WORDS BY HEIDI HELBIG
PHOTOGRAPHY BY JOHN KRÜGER
Chelsea Brook stands out in a crowd, and not just because she’s 188 centimetres tall.
The 19-year-old professional basketballer embodies maturity, humility and an understated determination, characteristics that have cemented her place in Adelaide Lightning’s side.
“In some ways it hasn’t sunk in. It’s such a humbling thing,” Chelsea says of her team’s success.
“It’s something you dream about, but you never think it’s going to happen.”
While stepping onto the court in the number eight jersey is the realisation of a childhood dream – Chelsea was 10 when she first saw Adelaide Lightning play – her call-up to the Women’s National Basketball League (WBNL) from coach Chris Lucas came as a complete curve ball.
“Three years ago I was 17, a baby,” Chelsea says.
“Chris came out to my Premier League game when I was playing for Norwood but I never really expected to get a contract – I still had three months of Year 12 to go.”
The youngest signed player in the squad, the forward centre found herself swapping her school books and family life in Truro for a new “home away from home” at Titanium Stadium in Adelaide.
In a period of restructure for the club, Chelsea took the opportunity to stake her claim.
“That first year was very different, low-budget,” she says.
“Lightning had been on the decline and they decided to strip everything back and rebuild – six of us were rookies who hadn’t played WNBL before.
“That was almost one of my favourite years; we weren’t winning many games but it was fun. Chris understood that and wanted us to do the best we could while we gained experience.”
But not even Chelsea dreamed the club would change its fortunes so quickly.
The Lightning executed a remarkable winning streak in the 2018-19 season and contested a “nerve-wracking” finals series in February, coming up just short against Canberra Capitals.
While Chelsea acknowledges her club’s success has narrowed her window for court time, she’s taking every opportunity to learn from the best.
“We’re one of the top two teams so every week I’m training against the best in the competition – I mean, Nia Coffey could go MVP (most valuable player).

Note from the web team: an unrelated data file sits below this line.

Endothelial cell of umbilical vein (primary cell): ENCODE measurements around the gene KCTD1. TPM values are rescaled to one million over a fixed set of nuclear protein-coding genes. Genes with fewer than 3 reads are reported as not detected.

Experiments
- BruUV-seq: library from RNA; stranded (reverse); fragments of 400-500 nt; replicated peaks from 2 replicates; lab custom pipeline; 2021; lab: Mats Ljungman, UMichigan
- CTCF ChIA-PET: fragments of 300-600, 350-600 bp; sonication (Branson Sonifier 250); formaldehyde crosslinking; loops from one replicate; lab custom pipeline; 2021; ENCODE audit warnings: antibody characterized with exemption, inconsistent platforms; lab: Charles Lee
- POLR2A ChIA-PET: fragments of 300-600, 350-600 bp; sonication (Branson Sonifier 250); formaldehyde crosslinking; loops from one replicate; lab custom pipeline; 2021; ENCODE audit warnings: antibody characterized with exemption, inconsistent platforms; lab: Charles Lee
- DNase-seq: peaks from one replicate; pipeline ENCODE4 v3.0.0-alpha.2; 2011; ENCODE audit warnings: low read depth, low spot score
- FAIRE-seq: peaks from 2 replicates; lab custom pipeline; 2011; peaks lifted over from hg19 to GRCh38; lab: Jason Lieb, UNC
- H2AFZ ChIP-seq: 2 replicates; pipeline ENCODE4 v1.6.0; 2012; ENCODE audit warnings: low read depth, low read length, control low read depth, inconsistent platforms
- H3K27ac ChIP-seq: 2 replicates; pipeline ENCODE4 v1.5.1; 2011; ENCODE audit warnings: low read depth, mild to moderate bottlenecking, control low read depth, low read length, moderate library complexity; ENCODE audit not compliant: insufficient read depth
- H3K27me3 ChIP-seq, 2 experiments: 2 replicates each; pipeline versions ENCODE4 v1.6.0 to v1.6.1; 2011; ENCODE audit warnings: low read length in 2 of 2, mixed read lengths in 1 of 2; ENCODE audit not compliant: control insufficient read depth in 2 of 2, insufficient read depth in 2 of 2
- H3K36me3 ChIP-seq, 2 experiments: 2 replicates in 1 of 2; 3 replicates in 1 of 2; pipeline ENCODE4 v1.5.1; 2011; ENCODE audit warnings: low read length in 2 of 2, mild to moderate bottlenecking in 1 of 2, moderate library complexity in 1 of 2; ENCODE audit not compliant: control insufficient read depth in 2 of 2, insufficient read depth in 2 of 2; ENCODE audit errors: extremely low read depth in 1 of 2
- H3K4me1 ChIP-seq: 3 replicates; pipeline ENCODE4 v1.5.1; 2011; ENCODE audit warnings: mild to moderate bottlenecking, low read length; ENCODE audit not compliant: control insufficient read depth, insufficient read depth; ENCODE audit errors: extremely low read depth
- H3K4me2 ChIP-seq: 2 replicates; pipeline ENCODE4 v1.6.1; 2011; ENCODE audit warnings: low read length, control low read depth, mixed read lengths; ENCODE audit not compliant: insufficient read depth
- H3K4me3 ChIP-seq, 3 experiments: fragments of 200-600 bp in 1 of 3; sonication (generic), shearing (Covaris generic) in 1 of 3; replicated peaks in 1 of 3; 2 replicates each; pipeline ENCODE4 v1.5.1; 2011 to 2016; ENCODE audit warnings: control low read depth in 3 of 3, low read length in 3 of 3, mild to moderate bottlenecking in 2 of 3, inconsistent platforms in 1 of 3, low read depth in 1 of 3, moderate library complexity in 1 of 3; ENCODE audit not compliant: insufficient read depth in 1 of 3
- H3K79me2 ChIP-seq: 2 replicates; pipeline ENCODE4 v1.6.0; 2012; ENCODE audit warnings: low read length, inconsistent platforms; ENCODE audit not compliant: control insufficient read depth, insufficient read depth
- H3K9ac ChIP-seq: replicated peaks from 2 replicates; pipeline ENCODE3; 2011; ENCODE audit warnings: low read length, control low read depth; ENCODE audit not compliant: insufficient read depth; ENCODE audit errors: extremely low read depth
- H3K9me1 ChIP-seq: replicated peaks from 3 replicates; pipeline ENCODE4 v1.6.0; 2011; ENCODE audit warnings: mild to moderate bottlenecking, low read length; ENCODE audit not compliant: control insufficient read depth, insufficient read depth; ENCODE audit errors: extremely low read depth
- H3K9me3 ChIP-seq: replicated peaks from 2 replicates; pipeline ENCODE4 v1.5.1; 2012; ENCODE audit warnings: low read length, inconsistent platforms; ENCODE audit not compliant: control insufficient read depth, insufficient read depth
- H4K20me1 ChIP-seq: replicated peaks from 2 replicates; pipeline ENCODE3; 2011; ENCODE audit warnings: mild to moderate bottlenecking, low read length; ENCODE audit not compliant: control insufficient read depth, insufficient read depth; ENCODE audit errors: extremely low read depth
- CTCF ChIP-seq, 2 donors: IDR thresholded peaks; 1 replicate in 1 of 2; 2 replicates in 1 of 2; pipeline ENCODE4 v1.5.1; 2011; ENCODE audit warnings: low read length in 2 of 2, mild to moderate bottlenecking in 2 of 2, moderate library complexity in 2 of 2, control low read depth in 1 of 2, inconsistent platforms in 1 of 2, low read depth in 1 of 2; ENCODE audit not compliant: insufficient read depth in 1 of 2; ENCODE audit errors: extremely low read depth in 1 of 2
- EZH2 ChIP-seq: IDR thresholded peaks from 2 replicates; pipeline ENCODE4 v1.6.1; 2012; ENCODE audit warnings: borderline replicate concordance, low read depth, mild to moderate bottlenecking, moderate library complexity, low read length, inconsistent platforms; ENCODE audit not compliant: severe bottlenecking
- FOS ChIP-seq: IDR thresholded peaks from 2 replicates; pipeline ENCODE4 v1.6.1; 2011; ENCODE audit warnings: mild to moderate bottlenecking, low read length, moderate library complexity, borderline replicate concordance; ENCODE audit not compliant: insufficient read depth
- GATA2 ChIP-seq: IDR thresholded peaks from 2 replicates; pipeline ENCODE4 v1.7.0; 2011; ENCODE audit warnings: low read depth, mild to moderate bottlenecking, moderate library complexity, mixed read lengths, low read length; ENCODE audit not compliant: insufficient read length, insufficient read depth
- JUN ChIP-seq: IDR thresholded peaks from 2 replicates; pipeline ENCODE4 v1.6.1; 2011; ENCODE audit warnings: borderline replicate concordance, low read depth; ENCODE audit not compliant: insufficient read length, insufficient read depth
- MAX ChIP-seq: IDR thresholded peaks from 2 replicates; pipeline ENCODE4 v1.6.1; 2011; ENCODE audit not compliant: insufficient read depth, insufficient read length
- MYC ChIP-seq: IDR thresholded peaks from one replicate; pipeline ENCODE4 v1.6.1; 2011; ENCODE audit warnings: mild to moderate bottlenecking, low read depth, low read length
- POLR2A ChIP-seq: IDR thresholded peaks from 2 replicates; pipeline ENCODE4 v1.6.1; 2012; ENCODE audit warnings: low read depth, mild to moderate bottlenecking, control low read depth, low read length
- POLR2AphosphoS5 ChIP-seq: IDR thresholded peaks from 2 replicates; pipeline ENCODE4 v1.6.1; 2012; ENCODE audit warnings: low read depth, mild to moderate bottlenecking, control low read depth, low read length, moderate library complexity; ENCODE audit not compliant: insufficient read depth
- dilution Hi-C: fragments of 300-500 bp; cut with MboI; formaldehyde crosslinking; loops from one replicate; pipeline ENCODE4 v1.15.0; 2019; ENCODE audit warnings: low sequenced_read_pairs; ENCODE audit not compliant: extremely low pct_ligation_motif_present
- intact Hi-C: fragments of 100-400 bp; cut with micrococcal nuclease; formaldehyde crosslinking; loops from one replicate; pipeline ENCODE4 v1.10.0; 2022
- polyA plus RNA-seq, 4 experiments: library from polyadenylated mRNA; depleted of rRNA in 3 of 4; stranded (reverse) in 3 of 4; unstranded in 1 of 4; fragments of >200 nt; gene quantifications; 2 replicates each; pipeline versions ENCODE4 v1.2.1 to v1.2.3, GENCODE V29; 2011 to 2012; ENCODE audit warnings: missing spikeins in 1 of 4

“Sometimes that’s more important than getting minutes on the court,” Chelsea says.
“How you see us play is how we train. Afterwards we step off the court and everything’s fine, but we definitely go after each other.
“I think three years ago that wasn’t in my nature but that fight has definitely come out in me.”
That same competitive streak showed when Chelsea was selected in a star-studded ‘Emerging Opals’ team representing Australia at the World University Games in 2017.
“I was called up to play in that team against Japan, Canada and USA. I’d never had any international experience whatsoever, so to see how the team runs and be part of it was a valuable lesson,” she says.
“We ended up winning so it was the best first experience you could ask for.”
While competing on the world stage is a long way from the Truro Takers, Chelsea says none of it would have been possible without the support of her parents and sister Renata, who’s done her fair share of airport runs before sunrise.
Chelsea herself has made many sacrifices, juggling an intensive training regime with tertiary study in Business and Legal Studies and part-time work in aged care.
“Especially with the travel and lifestyle, it’s not easy. Sometimes a full day is dedicated to travel and that’s tough, especially on your body and especially after a long season,” she says.
“But we have a responsibility, not just to ourselves, but to the team… if we don’t eat properly and come to training prepared we’re letting ourselves down.”
Having been on the journey with his young protégé, Lucas is full of praise for Chelsea, saying she’s demonstrated that “she just wants to get better”.
“Three years ago she was very young, very naïve about elite level competition, but I saw a lot of potential in her and she has been an integral part of our rebuilding over the past three years,” Lucas says.
“I can only have five players on the floor but this experience is part of her growth and hopefully in another year she’ll get the chance to prove herself.”
For Chelsea, every sacrifice has been worth it, especially the chance to reward loyal fans.
“Three years ago we were lucky to fill a part of the stand so the support we’re seeing is a really big thing for us – the crowd that came out for our last home game was the biggest I’d seen,” Chelsea says.
“That’s what we said we wanted – for more kids to come out and the public to come out – and I think we’ve achieved that.
“It helps that we’ve been successful and people can see we’ve been building towards this, but it also helps that women’s sport is out there now.
“Now we’re on every radio and T.V. station because there’s something to write about.”